One of the things I really love about my life is I’ve met more entrepreneurs than I can count. One of the coolest things about entrepreneurs is that they seem to have zero demographics in common. In other words, I’ve met entrepreneurs…
- From both wealthy homes and poor homes
- Of pretty much all ethnic backgrounds
- From pretty much all educational backgrounds
- Of pretty much all ages
- In equal proportion from both sexes
- Of course, as with any group, there are things in common. I guess “traits of an entrepreneur” is destined for another posting.
This post is about a very important difference I’ve seen in all entrepreneurs, and here’s what it comes down to:
All entrepreneurs I’ve met are ambitious; some of the entrepreneurs I meet are also grandiose.
What do I mean by grandiose? Well, take me as an example when I started Omedix. My goal was — prepare for buzzword overload, here…
To revolutionize healthcare by creating next-generation web solutions that integrate with every electronic medical record system and practice management system, and offer a “network” of practices that functions as a de facto national health exchange
Reality Check? I was 24 years old, with zero experience building a company and no money.
There’s having the cajones to follow your dreams and achieve what others said couldn’t be done…and then there’s grandiose. To me, the critical distinction between “cajones” and “grandiose” is that with cajones you have a plan, you know what you’re signing up for, you know the risks, you know there’s a chance of failure and a chance of success, you know almost EXACTLY what your “risk proposition” is…and you still choose to go for it. That takes courage.
But grandiose is different. Grandiose is being so enamored with your vision that you never bother to consider the risks, or wanting your company to work so badly that you don’t think through the financials, or wanting to succeed so much that you disregard the challenges required to achieve your vision. In short, grandiose is being so obsessed and in love with your vision that thinking about the day-to-day realities it will take to achieve it becomes, well, boring.
What’s interesting about this is that many of today’s great companies started off as very simple visions. Take Dell as an example. Michael Dell started his company by purchasing computer parts on his own, and then manufacturing computers for friends & family in his college dorm room. At the time, it was cheaper to build than to buy so he made a small profit.
Eventually, he became so busy that he dropped out of college. Eventually, he moved out of his garage and into an office. Eventually, he began sourcing other products (like mouses, monitors, etc.) and eventually he began advertising every week in computer magazines. Eventually he pioneered the whole “built to order” concept as well as the “just in time” inventory concept and, well, he built a multi-billion dollar company.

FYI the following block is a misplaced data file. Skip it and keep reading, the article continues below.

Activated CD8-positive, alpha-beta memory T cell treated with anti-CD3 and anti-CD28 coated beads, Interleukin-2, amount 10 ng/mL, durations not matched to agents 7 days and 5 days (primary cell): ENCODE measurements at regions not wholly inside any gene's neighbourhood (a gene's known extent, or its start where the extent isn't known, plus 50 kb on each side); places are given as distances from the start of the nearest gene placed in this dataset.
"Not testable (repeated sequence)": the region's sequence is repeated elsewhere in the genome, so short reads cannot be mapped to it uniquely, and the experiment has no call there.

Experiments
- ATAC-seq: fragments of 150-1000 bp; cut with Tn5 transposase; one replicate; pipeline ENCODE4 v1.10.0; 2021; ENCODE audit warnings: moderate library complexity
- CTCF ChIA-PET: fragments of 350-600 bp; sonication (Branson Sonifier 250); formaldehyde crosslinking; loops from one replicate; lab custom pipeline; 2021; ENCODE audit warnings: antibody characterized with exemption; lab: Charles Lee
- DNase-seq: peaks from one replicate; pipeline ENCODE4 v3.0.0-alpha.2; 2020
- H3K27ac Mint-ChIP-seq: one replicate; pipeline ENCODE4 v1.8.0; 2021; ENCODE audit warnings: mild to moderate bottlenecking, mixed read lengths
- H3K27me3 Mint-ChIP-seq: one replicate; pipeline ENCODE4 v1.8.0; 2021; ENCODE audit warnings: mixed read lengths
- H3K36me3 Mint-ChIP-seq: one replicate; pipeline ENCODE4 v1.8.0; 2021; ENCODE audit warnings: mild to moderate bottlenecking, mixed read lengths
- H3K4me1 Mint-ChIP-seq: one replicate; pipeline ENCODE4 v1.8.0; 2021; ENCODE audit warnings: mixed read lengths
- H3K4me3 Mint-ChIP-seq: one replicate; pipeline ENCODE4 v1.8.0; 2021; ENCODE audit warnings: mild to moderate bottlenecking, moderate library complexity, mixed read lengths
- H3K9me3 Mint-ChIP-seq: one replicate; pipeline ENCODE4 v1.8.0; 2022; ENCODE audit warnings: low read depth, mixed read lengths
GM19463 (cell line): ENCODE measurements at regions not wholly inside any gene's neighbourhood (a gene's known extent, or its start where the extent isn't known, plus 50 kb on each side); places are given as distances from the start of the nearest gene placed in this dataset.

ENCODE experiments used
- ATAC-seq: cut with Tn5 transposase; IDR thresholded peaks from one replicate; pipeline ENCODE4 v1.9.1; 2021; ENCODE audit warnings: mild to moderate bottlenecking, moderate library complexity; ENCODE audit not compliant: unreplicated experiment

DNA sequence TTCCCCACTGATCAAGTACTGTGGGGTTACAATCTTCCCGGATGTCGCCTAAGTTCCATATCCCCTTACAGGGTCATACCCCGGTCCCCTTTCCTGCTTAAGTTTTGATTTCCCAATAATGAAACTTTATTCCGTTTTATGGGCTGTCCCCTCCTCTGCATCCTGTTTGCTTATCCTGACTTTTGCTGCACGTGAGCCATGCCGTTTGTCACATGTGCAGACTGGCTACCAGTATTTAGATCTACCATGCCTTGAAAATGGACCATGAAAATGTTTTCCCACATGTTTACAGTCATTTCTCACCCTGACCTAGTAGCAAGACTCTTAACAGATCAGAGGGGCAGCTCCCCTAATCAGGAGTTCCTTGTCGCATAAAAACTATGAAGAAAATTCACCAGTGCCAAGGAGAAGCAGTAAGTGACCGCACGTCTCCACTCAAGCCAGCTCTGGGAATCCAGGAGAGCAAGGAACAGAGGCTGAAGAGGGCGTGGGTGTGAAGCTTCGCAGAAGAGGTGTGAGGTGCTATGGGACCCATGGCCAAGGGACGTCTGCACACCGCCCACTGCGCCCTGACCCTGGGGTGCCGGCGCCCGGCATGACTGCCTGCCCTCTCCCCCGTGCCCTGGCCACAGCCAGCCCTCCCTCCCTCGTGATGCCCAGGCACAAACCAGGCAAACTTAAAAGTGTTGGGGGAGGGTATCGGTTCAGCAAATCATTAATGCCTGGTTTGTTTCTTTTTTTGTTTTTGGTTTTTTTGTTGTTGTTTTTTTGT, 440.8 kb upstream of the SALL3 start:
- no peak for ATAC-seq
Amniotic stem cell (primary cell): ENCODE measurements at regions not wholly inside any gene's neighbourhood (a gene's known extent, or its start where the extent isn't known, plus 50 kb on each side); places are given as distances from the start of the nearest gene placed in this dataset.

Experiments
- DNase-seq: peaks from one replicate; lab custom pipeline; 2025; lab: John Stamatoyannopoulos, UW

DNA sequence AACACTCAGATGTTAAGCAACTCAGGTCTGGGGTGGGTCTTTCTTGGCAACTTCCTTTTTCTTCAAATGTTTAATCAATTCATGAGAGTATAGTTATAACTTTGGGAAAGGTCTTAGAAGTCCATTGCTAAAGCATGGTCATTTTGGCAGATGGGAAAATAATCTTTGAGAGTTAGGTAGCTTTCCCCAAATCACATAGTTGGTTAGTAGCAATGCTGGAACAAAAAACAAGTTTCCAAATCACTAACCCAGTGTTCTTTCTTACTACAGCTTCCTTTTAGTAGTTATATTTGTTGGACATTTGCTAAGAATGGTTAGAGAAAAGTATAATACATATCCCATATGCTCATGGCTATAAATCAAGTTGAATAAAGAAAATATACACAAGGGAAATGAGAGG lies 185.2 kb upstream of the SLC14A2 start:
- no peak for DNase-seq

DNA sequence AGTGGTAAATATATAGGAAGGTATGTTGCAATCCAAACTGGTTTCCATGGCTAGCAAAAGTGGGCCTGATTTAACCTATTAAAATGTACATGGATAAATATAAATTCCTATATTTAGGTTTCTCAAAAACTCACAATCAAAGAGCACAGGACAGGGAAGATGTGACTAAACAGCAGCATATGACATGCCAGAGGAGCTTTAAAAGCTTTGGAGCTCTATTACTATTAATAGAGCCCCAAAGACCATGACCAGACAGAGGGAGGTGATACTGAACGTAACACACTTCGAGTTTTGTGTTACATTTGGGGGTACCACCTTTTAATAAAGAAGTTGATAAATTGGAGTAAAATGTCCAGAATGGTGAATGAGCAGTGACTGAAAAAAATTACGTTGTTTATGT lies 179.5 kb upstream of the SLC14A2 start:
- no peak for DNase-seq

Going all the way back to the first computer he built, Michael Dell did NOT start by raising capital to go build a factory. He just did something that added value for somebody, and then he took it to the next logical step. Was he grandiose? I don’t think so. Did he have cajones when he chose to drop out of college so he could “build computers for people”? Yeah, I think so.
By contrast, most of the first-time or aspiring entrepreneurs I meet sound the way I did before I had any experience: you’re going to take over the world, and you’ll figure out the details later.
I guess what I’ve come to realize is that, while the vision is sexy and while the vision is what the media and American folklore love to latch onto (”One great man…had a vision…that one day…premium coffee would be available on every street corner”), the real substance is in those so-called boring details.
I was so obsessed with my own vision when I started Omedix that I didn’t even bother to make a budget! I mean, honestly, that is the FIRST thing you do when planning a business, and it took me — get ready — about a year before I did that. My logic at the time? We’re going to be so successful eventually that short-term losses don’t matter. That’s not cajones; that’s grandiose.
I find that the best entrepreneurs are not risk TAKERS, but risk MITIGATORS. They eventually take the risk, but only after they really know what they’re doing. They’re also total realists…about everything. What will this cost? How long before we make money on it? And so forth. That sexy grandiose vision stuff: I think it starts out pretty simple to be honest.
I’m not trying to malign the notion of a passionate vision. In fact, I think it’s visionaries that ultimately push the world forward. But at the end of the day, what will it realistically take for your vision to become reality? How will it make money? If your vision requires $100 million, 7 years, and partnerships with every major company in your industry, is that really the BEST next step? Why not start smaller, or consider partnering with someone who has that kind of experience, or starting a business that COULD grow into that but won’t start that way. Why be grandiose, when you can just be courageous?
I guess what it comes down to is that dreams are wonderful and amazing and inspiring, but if we leave them as dreams without ever hatching a plan to turn them — step-by-step — into realities, then all we have are daydreams. There’s nothing wrong with daydreaming of course, but it takes real courage — real cajones — to step outside the dreamworld and start planning your first few steps.